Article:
• occupational therapy
  • operating department practitioner (level 5 and 6 courses)
  • orthoptics
  • orthotics and prosthetics
  • paramedics (DipHE and FD courses are not eligible for NHS LSF)
  • physiotherapy
  • podiatry/chiropody
  • radiography (diagnostic and therapeutic)
  • speech and language therapy

There is also extra funding (specialist subject payment of £1000) available in other specialisms struggling to recruit at the moment:

  • mental health nursing
  • learning disability nursing
  • radiography
  • prosthetics and orthotics
  • podiatry

So all in all this could be a big financial help to get people starting on their careers (including those who already have a degree) and we consider it a positive step from the NHS in assisting recruitment at University level. It will require strong organisation, minimal bureaucracy and a proper IT developed application process but all in all this is a good start.


Pay and benefits in the NHS

The agenda for change dictates the annual pay for the vast majority of NHS workers (exc. dentist, doctors and most senior managers).

Agenda for change salaries start in the low range of a Band 1 (£18, 546) and goes up to Band 9 (£108, 075).

The average UK salary is £29, 600 – to give an example it would take a newly qualified physiotherapist (first job starts at band 5 level) approx. 5 years to reach the UK average salary – or the first year as a band 6 (first senior role - £32, 306).

This is definitely the area where the NHS has the most amount of work to do – for it to take a health care professional approx.. 5 years to reach the average UK salary is a poor incentive for financial growth and financial health.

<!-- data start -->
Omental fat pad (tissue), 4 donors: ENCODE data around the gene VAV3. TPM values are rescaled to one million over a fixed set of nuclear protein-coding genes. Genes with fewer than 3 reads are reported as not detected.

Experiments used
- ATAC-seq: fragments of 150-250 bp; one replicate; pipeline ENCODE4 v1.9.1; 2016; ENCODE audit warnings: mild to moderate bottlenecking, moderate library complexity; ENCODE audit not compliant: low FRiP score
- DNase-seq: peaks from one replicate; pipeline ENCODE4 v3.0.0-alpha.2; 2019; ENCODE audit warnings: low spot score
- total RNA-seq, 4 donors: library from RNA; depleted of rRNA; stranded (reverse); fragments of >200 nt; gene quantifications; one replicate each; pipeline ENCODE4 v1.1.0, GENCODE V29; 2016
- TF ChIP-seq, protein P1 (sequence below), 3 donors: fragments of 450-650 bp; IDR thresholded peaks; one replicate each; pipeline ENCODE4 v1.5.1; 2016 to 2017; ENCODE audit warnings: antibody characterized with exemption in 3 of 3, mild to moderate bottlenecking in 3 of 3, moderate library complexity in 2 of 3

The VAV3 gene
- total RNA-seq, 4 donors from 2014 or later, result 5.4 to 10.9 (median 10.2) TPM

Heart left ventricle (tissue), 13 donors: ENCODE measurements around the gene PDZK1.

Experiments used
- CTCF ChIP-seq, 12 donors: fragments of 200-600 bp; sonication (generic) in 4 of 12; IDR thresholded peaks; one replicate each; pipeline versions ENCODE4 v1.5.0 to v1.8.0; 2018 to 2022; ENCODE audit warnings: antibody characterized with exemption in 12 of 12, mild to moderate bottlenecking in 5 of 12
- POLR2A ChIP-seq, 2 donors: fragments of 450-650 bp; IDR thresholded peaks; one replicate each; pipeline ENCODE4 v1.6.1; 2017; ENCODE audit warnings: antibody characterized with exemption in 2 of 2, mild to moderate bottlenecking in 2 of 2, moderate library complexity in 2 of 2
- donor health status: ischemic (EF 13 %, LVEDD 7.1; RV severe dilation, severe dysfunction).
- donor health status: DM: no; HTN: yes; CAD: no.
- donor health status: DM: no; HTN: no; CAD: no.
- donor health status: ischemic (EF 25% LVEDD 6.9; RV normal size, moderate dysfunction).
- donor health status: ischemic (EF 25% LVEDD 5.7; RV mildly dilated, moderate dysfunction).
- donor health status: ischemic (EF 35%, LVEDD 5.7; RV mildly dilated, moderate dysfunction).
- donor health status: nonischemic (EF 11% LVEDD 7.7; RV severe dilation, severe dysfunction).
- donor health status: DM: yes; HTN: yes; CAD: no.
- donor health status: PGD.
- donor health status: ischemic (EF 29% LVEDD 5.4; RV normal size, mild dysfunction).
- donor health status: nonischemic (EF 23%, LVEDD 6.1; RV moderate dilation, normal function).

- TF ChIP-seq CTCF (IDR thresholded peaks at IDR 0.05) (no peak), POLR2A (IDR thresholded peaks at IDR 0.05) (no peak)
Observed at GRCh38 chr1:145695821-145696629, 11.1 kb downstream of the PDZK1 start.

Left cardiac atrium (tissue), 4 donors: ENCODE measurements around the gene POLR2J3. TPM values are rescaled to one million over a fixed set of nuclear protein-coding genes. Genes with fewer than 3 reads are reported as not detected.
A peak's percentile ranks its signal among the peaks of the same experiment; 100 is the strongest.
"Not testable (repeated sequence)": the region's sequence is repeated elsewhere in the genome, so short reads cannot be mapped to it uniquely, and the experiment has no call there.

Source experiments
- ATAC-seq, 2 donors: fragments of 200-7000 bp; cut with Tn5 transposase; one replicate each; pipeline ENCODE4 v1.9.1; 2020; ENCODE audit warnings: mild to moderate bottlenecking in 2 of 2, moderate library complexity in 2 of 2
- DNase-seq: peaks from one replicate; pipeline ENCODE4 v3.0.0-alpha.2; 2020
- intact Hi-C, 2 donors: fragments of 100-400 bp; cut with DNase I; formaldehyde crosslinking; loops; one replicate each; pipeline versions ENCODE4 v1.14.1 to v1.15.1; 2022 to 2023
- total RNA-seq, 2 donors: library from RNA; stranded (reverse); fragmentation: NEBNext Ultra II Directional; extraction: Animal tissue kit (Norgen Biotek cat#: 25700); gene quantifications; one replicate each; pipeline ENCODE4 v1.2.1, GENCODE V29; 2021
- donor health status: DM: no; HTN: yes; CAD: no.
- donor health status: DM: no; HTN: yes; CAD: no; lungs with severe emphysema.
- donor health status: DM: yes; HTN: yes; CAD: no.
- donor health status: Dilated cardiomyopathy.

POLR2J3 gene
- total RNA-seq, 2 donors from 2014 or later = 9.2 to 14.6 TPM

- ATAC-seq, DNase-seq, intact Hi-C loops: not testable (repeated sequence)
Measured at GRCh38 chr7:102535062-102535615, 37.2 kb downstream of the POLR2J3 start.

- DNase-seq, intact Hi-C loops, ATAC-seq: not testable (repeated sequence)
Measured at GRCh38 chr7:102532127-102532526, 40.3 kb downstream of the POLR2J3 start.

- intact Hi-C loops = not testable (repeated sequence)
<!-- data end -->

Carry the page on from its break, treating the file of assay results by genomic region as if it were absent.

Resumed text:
It is worth noting many physiotherapists end up supplementing their income with a second private job at a clinic or other private provider – but considered what we covered above; that over half of NHS workers are already doing 5+hrs of unpaid overtime per week, and 10% are doing more than 10hrs, an average 37.5 hr week can quickly turn into 50 or 60 hrs, in order to get slightly above the national average.

There is also the issue of job progression – not only is it difficult to progress clinically into a band 7 (specialist) role, but (and we cant point to specific data here) anecdotally from our experience as trainers and mentors of NHS staff, there aren’t a wealth of specialist B7 roles available, which can therefore cap a physiotherapists pay at £39, 027 after 5 years of work.

After 5 years as a band 7 the same issue arises, your pay is now capped at £45, 839 and the next band 8 role is even harder to get into – these jobs are scarce, competition is fierce.

Worth noting there are high cost area supplements to salary depending on where you work: inner London, outer London and ‘fringe’ are eligible for 20%, 10% and 5% of basic pay respectively.


The NHS Pension Scheme

A key finding from the 2020 reward in the NHS survey was the NHS pension scheme. All respondents agreed that the NHS Pension Scheme is useful in attracting, recruiting, and retaining staff as well as supporting long-term career development. The Scheme has a good reputation and the employer contribution rate of 20.68 per cent of pensionable pay is favourable when compared to other work-based pensions.

There aren’t any other specific benefits noted on the website but there are a lot of resources available for those interested in learning more about working in public health, regulation, membership, the workforce, as well as real life stories, info on UK health systems and information for overseas workers. You can read up on the different roles available, and there is lots of information available on looking for a job, identifying transferable skills, developing careers and applying / interviewing. We at QualifiedPhysio offer similar services to physiotherapists looking for work or career progression but we encourage everyone to use all the resources available to you.

So there you have it – there are some good incentives, there is a lot of information to go through, but long story short – the NHS needs staff, they are prepared to give financial support through University and help you change careers and become a member of the work force. Whether they are offering enough, or the career prospects are attractive enough is up to you.